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Senator Doug Jones speaks at the event. New Flyer of America Inc. held a ribbon cutting and tour event to celebrate the official opening of its newly-expanded, advanced manufacturing facility in Anniston Friday morning. (Photo by Trent Penny/The Anniston Star)

For obvious reasons, U.S. Sen. Doug Jones, D-Birmingham, is inseparable from discussions about today's divisive politics. That's what happens when you're a Democrat surprisingly elected to the Senate from Republican-dominated Alabama. 

But let's try to separate them, if only for a moment.

Remember that before he entered politics, Jones was an acclaimed U.S. attorney in Birmingham heralded for his effort to bring justice to the victims of the 16th Street Baptist Church bombing case of the 1960s. Politics aside, his street cred in civil rights circles is unbreakable.

All that's to say that Jones' new book, "Bending Toward Justice: The Birmingham Church Bombing That Changed the Course of Civil Rights," is being heralded this spring for the insights and analysis he provides about that seminal moment in American history.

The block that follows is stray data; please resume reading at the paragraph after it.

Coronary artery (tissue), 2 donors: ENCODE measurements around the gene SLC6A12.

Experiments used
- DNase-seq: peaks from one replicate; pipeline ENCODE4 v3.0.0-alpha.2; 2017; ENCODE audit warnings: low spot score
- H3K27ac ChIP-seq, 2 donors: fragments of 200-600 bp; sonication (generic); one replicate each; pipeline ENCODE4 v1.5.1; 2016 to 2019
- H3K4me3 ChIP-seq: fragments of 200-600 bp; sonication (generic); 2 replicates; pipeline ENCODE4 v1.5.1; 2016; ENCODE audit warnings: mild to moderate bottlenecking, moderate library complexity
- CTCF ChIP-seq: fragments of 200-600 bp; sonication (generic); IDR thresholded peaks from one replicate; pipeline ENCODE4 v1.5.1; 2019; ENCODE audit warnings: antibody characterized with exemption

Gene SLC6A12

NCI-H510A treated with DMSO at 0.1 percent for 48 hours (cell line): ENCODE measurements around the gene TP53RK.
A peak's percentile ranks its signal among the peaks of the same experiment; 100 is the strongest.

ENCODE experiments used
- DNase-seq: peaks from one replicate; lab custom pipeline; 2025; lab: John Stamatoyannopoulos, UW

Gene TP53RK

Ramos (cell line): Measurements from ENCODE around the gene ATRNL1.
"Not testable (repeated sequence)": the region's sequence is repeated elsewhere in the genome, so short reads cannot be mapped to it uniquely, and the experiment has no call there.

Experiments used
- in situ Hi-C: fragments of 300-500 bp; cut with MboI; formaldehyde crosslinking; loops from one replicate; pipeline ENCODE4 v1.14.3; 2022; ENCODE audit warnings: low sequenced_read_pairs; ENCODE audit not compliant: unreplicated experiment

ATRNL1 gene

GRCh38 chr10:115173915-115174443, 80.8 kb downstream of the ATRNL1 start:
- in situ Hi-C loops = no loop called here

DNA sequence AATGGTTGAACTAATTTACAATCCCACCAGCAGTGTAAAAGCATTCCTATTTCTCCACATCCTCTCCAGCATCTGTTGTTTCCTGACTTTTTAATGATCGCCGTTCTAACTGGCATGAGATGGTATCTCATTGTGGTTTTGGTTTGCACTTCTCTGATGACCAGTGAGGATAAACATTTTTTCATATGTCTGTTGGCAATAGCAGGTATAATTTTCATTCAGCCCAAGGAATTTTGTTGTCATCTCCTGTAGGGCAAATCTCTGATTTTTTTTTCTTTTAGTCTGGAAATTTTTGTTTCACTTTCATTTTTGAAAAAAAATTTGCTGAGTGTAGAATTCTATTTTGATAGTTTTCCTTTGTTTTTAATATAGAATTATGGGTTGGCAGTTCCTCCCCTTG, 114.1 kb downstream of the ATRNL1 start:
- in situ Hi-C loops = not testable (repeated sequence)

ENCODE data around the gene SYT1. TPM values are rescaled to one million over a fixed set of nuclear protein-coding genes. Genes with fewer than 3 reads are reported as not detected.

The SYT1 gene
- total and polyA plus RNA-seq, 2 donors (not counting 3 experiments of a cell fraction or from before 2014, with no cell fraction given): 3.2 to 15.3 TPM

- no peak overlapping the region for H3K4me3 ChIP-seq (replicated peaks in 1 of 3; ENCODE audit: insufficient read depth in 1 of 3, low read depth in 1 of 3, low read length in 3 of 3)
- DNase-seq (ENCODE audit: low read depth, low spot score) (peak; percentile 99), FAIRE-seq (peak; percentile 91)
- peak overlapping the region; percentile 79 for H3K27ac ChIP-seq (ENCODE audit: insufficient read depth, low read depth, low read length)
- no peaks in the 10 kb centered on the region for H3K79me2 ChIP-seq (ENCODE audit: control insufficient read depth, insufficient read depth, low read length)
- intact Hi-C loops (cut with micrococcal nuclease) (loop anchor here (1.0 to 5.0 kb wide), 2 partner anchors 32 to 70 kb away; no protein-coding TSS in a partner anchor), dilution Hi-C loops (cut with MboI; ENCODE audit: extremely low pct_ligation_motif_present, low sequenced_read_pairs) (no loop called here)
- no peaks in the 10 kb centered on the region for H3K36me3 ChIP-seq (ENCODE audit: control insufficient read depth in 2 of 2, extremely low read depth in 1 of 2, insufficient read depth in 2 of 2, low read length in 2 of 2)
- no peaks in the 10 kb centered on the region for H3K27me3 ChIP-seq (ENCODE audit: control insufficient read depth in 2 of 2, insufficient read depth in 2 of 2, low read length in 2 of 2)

Alabamian Howell Raines, the former editor of The New York Times, wrote that paper's review of Jones' book. And, yes, politics are involved. We can't fully separate Jones from his victory over Republican Roy Moore.

Here's how Raines starts his review:

"As he fell behind an accused sexual predator in returns from Alabama’s 2017 Senate election, Doug Jones admits, he allowed himself an almost 'unbearable' lament familiar to thousands of frustrated Alabamians who came of age in the George Wallace era: 'Oh, my poor home state.' Near midnight, it appeared that Jones’s pistol-waving opponent, the former Alabama Supreme Court justice Roy Moore, would join the century-long parade of reactionary buffoons Alabama’s white majority has sent to Congress and the governor’s mansion.

"But in the final count for that Dec. 12 election, a cresting wave of modern sentiment among black voters and white women in the state’s rich Republican suburbs handed Jones a 22,000-vote victory, making Alabama the last state of the old Confederacy to join the New South. It was the biggest upset in Alabama political history, especially given Jones’s background as a successful prosecutor of Ku Klux Klansmen who perpetrated the signature civil rights crime of the 1960s, the fatal bombing of the 16th Street Baptist Church in Birmingham."

-- Phillip Tutor